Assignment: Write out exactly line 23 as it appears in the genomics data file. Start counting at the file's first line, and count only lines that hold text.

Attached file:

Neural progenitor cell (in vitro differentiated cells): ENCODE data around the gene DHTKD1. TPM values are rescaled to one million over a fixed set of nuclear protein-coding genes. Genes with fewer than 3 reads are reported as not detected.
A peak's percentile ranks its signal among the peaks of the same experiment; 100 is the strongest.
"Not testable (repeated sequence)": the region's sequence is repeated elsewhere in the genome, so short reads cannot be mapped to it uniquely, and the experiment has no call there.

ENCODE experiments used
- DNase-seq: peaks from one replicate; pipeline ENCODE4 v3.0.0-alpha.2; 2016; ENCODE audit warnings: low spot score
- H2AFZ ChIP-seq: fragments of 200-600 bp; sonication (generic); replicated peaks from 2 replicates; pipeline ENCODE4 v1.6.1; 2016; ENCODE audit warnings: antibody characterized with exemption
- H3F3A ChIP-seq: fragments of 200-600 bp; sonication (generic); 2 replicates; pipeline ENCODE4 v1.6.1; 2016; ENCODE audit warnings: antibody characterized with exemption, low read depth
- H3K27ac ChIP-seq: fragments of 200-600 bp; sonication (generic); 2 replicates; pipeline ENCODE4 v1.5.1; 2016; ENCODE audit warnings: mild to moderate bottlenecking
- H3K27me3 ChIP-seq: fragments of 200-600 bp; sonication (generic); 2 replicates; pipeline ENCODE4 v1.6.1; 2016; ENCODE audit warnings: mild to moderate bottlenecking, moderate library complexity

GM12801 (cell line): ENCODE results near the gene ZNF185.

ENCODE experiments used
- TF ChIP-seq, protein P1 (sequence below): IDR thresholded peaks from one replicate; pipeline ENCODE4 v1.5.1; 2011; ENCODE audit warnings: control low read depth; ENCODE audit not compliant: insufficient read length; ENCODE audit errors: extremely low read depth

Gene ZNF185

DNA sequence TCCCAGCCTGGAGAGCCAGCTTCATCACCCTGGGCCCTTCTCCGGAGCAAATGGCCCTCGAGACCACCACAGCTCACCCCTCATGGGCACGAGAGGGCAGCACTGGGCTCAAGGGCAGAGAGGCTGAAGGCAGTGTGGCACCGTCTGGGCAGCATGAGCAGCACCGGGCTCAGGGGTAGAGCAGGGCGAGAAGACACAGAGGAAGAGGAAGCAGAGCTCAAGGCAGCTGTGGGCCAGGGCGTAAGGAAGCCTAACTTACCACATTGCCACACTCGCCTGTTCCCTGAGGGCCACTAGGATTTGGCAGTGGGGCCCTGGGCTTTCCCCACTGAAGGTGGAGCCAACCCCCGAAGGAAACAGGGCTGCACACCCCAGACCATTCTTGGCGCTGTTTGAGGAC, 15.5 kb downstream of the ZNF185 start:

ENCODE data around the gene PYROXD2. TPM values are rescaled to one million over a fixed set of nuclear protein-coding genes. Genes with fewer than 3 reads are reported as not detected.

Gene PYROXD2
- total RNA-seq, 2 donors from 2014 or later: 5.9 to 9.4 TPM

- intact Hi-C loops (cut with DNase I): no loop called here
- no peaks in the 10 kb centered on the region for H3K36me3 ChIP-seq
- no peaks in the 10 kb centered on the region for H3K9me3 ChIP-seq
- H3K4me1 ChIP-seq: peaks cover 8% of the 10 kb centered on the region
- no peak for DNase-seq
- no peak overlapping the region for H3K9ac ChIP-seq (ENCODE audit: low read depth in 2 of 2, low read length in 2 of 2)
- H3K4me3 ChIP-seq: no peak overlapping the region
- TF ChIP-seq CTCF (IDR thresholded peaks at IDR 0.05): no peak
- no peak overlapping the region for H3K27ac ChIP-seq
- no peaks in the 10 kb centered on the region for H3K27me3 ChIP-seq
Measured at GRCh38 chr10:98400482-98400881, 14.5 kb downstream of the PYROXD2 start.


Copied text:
- no peak overlapping the region for H3K9ac ChIP-seq (ENCODE audit: low read depth in 2 of 2, low read length in 2 of 2)